Again, much has been written about why the international community has been unable or unwilling to force Israel to comply with international law for so long. Western leaders apparently have no balls either. They too seem frozen by ignorance, inertia or the fear of this sensitive and seemingly intractable issue being a stumbling block to their careers. They take stabs at it but won’t bite the bullet. They prefer the impasse, looking the other way, ignoring promises. And this even before the Bush era in the US (now supported by Europe) supported Israel 100%.

No doubt I’ll be accused of being naïve but what it tells me is that, there as here, there is a gulf between the leaders and what ordinary people want. Official voices have had neither the ability nor courage to propose the daring inclusive solutions that ordinary people posit. Against all odds, ordinary Israelis and Palestinians, joined together in special interest organisations, are still talking to each other. To listen to members of Bereaved Families for Peace talk about feeling each others’ (their enemies) pain is truly uplifting. They say “surely if we, despite all our grief, can talk to each other, anybody can.” Ex-soldiers from both sides come together in Combatants for Peace to try and break the monolithic image of the “other.” Likewise, the joint projects of Tayush, Windows for Peace, New Profile, the Israeli Committee Against House Demolitions, Bitter Lemons media, various research foundations, and many others. Gush Shalom is endlessly inventive in finding ways to maintain contacts increasingly hampered by The Wall and other government obstacles. They all echo the philosophy of Daniel Barenboim’s West-Eastern Divan orchestra. By searching deep inside to examine their prejudices and bringing out the best in themselves, Jewish and Arab musicians find the key to getting on.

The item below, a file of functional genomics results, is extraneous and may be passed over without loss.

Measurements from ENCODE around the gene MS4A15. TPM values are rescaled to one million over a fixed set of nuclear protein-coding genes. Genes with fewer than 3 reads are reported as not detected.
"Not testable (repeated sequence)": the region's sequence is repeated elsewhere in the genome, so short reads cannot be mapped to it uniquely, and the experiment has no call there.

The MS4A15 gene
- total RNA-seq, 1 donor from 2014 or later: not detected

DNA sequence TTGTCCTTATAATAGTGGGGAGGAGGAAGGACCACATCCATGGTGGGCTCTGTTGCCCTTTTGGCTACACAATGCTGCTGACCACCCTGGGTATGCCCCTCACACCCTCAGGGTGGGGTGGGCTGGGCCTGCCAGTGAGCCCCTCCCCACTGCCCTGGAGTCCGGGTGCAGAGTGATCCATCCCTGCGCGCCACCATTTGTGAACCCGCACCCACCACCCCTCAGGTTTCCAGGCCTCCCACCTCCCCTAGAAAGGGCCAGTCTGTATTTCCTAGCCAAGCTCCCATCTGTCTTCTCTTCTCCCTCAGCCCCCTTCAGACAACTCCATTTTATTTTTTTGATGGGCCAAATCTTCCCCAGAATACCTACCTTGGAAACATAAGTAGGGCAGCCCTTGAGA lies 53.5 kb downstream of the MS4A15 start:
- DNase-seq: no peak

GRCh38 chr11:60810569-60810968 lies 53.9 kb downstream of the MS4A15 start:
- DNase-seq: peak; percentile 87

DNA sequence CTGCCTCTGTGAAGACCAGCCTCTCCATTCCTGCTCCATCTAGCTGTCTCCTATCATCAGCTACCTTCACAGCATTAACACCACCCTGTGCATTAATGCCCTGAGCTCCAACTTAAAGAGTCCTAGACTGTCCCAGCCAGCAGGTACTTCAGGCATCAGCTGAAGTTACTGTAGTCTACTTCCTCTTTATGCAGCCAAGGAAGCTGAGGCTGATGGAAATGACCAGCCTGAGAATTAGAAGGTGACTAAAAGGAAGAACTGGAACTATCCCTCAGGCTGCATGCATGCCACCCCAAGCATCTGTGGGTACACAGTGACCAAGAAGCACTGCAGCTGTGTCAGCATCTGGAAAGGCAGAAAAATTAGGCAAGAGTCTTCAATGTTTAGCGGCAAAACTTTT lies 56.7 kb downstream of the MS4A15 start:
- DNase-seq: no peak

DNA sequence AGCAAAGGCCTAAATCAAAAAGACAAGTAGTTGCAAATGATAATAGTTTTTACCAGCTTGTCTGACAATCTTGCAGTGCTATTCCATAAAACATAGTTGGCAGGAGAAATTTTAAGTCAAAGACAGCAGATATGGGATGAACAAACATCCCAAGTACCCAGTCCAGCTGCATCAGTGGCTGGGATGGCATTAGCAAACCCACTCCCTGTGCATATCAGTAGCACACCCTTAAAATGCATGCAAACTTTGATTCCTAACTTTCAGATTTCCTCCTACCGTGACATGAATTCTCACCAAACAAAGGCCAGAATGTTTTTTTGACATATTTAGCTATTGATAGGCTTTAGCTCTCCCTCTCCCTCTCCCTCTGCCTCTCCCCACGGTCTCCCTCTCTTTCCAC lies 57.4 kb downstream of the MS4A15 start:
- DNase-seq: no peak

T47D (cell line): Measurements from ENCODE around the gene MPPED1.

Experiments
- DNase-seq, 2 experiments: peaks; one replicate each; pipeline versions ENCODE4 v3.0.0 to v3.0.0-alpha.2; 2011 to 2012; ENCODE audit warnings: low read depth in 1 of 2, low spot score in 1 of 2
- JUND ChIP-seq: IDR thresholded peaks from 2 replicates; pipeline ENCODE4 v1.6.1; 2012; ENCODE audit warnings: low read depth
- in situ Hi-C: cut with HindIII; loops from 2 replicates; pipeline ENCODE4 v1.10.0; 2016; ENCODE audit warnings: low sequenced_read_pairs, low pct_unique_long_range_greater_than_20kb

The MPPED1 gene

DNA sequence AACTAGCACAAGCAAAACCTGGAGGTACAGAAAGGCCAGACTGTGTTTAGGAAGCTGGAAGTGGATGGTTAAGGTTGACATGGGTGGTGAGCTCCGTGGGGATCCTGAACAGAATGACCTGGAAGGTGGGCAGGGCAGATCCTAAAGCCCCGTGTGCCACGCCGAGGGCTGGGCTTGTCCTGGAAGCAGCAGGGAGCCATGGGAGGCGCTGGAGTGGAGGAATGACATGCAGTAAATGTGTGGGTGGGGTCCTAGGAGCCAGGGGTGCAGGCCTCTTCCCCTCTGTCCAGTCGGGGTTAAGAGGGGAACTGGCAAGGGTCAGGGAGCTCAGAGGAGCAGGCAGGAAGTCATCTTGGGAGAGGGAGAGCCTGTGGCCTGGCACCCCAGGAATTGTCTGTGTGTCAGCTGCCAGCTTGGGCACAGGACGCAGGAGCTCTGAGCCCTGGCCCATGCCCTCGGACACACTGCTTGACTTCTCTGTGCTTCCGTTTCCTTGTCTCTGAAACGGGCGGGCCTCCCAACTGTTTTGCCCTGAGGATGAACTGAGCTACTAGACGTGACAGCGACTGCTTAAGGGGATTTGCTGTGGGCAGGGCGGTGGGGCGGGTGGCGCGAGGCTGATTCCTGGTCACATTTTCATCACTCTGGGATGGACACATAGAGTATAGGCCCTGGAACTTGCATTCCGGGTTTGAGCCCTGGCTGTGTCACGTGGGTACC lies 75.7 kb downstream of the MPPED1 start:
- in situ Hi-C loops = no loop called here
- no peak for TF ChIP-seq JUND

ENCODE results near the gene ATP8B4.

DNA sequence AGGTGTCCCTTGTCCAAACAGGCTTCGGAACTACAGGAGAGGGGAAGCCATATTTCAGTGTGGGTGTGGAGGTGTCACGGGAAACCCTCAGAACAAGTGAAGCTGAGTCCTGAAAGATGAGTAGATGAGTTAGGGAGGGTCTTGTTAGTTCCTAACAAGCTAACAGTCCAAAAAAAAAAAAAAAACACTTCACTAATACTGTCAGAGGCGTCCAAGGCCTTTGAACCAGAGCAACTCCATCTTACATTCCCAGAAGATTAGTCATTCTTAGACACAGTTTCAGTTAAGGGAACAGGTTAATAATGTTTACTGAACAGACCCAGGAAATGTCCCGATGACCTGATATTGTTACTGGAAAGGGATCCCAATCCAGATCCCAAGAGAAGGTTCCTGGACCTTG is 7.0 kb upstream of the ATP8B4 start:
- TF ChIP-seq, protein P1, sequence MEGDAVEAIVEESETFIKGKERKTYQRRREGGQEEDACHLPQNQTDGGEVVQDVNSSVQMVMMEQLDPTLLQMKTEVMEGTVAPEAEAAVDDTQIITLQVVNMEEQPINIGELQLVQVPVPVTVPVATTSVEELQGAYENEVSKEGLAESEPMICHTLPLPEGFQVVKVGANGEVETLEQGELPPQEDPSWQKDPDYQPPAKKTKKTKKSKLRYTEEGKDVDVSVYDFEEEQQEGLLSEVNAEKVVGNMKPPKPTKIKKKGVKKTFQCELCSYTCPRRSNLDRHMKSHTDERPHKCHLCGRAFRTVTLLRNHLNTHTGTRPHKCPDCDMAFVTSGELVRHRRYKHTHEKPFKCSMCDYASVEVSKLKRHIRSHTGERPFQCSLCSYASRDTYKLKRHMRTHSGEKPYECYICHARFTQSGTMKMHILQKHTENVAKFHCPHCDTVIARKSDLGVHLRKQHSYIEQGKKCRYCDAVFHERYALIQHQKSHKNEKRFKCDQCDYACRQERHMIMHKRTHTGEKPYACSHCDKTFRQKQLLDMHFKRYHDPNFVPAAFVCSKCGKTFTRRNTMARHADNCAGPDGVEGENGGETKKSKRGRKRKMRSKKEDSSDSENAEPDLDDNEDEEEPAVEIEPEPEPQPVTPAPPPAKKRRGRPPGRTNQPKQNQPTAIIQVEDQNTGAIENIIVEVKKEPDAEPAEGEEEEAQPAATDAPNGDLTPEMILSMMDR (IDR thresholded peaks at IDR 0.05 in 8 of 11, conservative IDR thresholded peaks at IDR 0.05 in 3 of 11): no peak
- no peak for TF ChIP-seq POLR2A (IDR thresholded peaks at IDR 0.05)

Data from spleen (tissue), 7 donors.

Margaret Mead said “Never doubt that a small group of thoughtful committed citizens can change the world: indeed, it’s the only thing that ever has.” Perhaps not the only thing, but nonetheless very important.

Granted my work didn’t bring me into contact with Jihadi militants, but every single Palestinian I did meet longed for an end to the suffering. The political wing of Hamas surely must respond to this desire by stopping the bickering and power play, and forming a Palestinian Unity government. (And clamp down on those pointless and fruitless Qassam rocket raids.) Similarly, our only contact with extremist settlers was on the end of a stone, but so many of the ordinary Israelis I met were sick and tired of the primacy of the ‘security’ rhetoric that excuses every brutality and may eventually alienate even the firmest of Israel’s friends. Even the die-hards might be persuaded away from traditional military responses by imaginative and creative leadership. What about “Hey, the IDF heavy hammer doesn’t work, why not try something really different? Like reconciliation, like reconfiguring relationships with neighbouring countries, like negotiating a win/win solution with enemies. How about seeking real peace instead of pacification?” Covering up political flaws by military superiority may not work forever.